Summer camps are done for me. I love this part of my life so this is always a sleepy (I may be the oldest camp speaker out there!) and sad time of transition for me.
My camp theme for this summer was received well—very well by some of the faces I saw as I taught and faces I saw as we talked. May these wonderful teens not contort Jesus into something false just to make sense of a temporary situation and may these wonderful teens not contort themselves to find love—often a temporary love.
During a staff meeting at one camp I was given brief overviews of the campers. One cabin staff of young teen boys said that only one of the boys in the cabin mentioned having a girlfriend. The rest of the boys seemed to still be at that awkward yet wonderful boys stage. But it was this same boy who also opened up his suitcase to unpack and to his horror realized he forgot to pack underwear for the week. So we made a new rule for dating: You cannot have a girlfriend if you don’t pack underwear for camp.
This rule could “teach” in so many ways.
Taxes, leather briefcase, slurping coffee grounds out of a faded travel mug. Bitchy bosses and long meetings. Cubicles. A framed picture of the family propped up next to a bowl of peppermints. Working 12-hour days and coming home grumpy. Trying to remember anniversaries. Signing forms, paying bills, waiting for Friday to come around. Armchair with food crumbs and Kool-Aid stains. Listening to screeching violin practicing after an annoying day at the office. Trying to get on the treadmill every once in a while. Weight Watchers frozen dinners. Reluctantly giving up a few minutes of peace and quiet for a neighborhood barbecue.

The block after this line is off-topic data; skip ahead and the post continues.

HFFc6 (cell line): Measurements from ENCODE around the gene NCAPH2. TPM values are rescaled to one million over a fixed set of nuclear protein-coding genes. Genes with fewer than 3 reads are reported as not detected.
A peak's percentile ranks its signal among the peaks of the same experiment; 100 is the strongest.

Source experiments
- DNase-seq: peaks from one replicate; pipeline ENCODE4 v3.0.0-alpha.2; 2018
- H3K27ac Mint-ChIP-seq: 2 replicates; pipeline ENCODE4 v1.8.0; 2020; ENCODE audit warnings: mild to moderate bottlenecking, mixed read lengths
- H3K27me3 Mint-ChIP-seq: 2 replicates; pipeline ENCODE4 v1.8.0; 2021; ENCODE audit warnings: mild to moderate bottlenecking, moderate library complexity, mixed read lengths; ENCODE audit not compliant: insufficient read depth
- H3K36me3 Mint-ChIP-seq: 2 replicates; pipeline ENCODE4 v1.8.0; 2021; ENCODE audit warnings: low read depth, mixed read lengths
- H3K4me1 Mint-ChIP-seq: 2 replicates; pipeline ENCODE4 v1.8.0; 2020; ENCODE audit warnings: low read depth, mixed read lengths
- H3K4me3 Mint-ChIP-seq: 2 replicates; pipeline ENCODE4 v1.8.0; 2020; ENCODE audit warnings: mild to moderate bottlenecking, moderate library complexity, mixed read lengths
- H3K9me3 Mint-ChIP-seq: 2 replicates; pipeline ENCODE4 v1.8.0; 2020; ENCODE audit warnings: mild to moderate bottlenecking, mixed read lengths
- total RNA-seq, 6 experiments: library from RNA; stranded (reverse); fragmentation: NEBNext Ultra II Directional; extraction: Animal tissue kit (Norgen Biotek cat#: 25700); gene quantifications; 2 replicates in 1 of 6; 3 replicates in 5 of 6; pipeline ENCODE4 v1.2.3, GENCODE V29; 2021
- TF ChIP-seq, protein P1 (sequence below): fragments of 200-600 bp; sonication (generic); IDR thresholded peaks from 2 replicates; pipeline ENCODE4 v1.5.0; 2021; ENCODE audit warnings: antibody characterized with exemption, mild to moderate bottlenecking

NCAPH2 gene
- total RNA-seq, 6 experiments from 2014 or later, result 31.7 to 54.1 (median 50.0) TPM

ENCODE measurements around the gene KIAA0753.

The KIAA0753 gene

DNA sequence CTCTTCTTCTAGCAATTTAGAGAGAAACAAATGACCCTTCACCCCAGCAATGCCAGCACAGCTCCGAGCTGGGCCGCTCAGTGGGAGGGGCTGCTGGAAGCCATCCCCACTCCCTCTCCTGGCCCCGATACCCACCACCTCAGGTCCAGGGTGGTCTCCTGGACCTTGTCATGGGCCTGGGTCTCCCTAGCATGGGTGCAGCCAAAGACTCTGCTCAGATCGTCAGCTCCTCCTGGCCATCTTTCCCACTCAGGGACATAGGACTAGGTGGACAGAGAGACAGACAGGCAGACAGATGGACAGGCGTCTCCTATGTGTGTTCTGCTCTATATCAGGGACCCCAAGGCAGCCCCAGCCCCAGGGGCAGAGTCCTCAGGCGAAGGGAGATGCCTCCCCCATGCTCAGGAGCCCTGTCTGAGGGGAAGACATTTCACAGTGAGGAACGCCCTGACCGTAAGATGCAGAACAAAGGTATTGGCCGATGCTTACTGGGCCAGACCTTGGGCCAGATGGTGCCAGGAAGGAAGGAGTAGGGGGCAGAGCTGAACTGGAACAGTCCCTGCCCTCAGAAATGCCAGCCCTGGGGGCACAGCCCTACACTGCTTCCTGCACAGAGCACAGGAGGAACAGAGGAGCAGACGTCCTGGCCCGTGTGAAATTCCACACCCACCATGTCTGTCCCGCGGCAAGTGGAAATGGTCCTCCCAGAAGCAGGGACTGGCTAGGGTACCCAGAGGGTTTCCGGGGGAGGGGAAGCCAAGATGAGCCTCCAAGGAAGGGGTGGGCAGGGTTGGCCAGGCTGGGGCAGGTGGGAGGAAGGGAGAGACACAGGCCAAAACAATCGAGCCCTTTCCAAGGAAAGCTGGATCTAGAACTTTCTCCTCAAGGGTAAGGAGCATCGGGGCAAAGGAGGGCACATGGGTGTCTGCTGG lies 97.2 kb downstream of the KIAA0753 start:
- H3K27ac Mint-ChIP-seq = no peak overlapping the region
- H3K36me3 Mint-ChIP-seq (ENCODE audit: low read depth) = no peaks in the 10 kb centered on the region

Minivan with a “I love my honor student” bumper sticker, corny “Parent MVP” tee shirt from the middle daughter’s elementary school band fundraiser. PTA meetings, community bake sales, watching the little one’s painfully terrible soccer games. Helping the oldest settle into his first day of middle school. Getting concerned calls from English teachers–”your son’s poetry was distressing.” Cooking soupy casseroles, staying up late finishing laundry, phone ringing constantly. Homeowner’s association, chit-chat with the neighbors. Mopping up vomit, trips to the doctor, band-aids, tissues, cough syrup.
“It’s a great movie.”
“I thought you wrote about it already.”
“There’s more to say. I’m thinking about writing a tetralogy.”
“A four-part series. Like Shakespeare’s King Henry plays.”
“Don’t do that.”
“So what do I do?”
“Sigh. Okay, what do you want to write about?”
“Did you just say the word ‘sigh’?”
“Tell me about your stupid fish. I have to get to class soon.”
“Well, we talked about the theme of trust already.”
“Marlin thinks that being controlling and overprotective will preserve what he has, but it actually drives his son to rebellion.”
He touched the butt.
“Heh, yeah. The butt scene.”
But then there’s the theme of baptism.”
“Yeah. See, in fiction, when a character gets submerged and comes back up, it’s usually symbolic of them starting a new life.”